Group Calls for Moratorium on Forest Service Land Trades

(From press release by the Western Land Exchange Project)

In a faxed letter dated September 27, 1998, the Western Land Exchange Project (WLXP) requested that U.S. Forest Service Chief Michael Dombeck impose an immediate moratorium on land exchanges between his agency and private parties.

Every year, federal land-management agencies engage in over 300 land trades, affecting tens of thousands of acres of public land. In the Northwest, the Forest Service is considering several large-scale trades with timber corporations.

Controversy over these trades has escalated in response to a proposed 80,000-acre exchange with Plum Creek Timber Company. Washington Senator Slade Gorton and Congressman Doc Hastings have both introduced legislation (S.2136 and HR 4021) that would bypass the normal exchange process and push the trade through Congress. Legislation could the reach the floor this week.

Among the problems cited in the letter to Dombeck:

The agency routinely swaps public forest for private clearcuts and roaded lands.

Through exchange, the Forest Service is acquiring hundreds of miles of corporate logging roads that carry both ecological and financial liabilities. Yet the agency already has a $10 billion backlog in forest road maintenance and repair and the unknown number of road miles that must be "put to bed" in order to forestall further environmental damage.

The land-valuation process is fertile ground for conflict of interest and malfeasance, and the public is losing millions of dollars in trades where public lands are undervalued and private lands overvalued.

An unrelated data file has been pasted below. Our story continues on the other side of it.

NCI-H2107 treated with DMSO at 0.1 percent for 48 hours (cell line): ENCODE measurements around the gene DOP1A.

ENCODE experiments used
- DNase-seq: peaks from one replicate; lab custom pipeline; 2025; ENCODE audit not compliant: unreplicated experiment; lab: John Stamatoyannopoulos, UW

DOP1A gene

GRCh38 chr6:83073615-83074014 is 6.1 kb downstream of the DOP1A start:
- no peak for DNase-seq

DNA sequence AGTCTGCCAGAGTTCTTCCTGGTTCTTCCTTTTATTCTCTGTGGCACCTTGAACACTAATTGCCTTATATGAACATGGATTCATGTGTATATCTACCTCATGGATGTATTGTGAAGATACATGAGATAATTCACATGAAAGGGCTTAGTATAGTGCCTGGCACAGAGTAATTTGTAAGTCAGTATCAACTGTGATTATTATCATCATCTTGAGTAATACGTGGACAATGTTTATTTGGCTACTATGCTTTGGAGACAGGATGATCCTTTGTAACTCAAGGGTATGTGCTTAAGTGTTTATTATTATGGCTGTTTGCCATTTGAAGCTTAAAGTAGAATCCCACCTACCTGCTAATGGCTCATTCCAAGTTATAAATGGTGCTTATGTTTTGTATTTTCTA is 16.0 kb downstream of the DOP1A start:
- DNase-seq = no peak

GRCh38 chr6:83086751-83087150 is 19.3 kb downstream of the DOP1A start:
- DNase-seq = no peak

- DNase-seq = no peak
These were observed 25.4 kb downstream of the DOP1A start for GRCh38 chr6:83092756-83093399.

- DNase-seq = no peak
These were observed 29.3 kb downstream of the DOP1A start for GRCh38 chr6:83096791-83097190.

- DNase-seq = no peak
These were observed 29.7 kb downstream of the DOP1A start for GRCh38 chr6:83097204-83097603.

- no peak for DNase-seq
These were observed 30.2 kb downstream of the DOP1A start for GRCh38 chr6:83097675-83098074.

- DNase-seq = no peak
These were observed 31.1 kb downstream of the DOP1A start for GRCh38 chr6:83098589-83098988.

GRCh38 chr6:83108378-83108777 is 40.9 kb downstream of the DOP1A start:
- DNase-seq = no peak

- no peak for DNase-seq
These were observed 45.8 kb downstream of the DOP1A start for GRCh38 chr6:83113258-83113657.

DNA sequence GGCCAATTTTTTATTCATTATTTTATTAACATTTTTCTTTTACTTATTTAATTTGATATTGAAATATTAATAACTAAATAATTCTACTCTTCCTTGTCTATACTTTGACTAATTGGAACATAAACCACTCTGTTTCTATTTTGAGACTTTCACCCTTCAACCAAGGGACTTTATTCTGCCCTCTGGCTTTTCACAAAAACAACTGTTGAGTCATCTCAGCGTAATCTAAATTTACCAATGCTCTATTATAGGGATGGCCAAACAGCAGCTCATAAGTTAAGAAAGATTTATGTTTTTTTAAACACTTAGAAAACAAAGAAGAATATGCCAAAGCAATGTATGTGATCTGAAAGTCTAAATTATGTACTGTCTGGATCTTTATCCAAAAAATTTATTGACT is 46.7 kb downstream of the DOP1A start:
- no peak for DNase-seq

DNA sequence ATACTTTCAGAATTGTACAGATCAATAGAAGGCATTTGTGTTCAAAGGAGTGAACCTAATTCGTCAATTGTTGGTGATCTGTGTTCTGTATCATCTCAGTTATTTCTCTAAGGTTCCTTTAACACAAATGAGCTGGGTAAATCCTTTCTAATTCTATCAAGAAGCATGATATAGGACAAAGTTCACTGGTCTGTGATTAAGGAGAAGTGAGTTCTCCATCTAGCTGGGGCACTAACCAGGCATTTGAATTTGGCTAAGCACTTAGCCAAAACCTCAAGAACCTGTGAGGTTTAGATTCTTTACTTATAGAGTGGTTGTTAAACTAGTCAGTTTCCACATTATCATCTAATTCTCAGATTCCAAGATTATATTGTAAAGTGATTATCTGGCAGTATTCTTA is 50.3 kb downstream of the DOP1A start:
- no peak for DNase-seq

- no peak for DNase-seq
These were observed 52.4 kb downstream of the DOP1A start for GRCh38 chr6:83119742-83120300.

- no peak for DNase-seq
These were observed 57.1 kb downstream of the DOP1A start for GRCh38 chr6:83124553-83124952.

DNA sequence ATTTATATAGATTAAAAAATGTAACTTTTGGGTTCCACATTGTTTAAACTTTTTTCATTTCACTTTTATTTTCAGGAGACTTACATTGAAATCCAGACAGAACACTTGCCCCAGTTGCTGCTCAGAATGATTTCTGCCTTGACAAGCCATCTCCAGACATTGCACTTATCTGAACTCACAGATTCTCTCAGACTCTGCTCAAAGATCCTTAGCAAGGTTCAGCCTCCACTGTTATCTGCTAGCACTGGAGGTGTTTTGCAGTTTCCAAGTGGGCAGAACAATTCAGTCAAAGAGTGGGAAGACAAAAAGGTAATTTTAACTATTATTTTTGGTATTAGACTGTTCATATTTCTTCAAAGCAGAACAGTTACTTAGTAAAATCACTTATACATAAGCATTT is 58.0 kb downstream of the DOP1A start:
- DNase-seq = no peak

These problems were recently substantiated in an audit by the USDA Inspector General of land trades in Nevada, and in a review of the Huckleberry Land Exchange with Weyerhaeuser. Additional USDA audits are being conducted in California and the Southwest.

While the agency has recently promised reform in its land exchange program,WLXP Director Janine Blaeloch expressed concern that "reform [moves at a] glacial pace," and new land trades will slide through the process without the benefit of improved policies.

Blaeloch asked Dombeck to place a moratorium on (1) new land-trade agreements and (2) the transfer of deeds on pending exchanges. She requested that the agency launch a full review of land-trade proposals to determine whether they are being conducted legally.

"Acting too late or too slowly to bring reform to this process will result in continuing erosion of public confidence, the potential loss of many more millions of dollars, and irreparable damage to ecosystems," Blaeloch said.

For more information contact:

Janine Blaeloch, Director, Western Land Exchange Project, PO Box 95545, Seattle, WA 98145-2545 phone (206) 325-3503

fax (206) 325-3515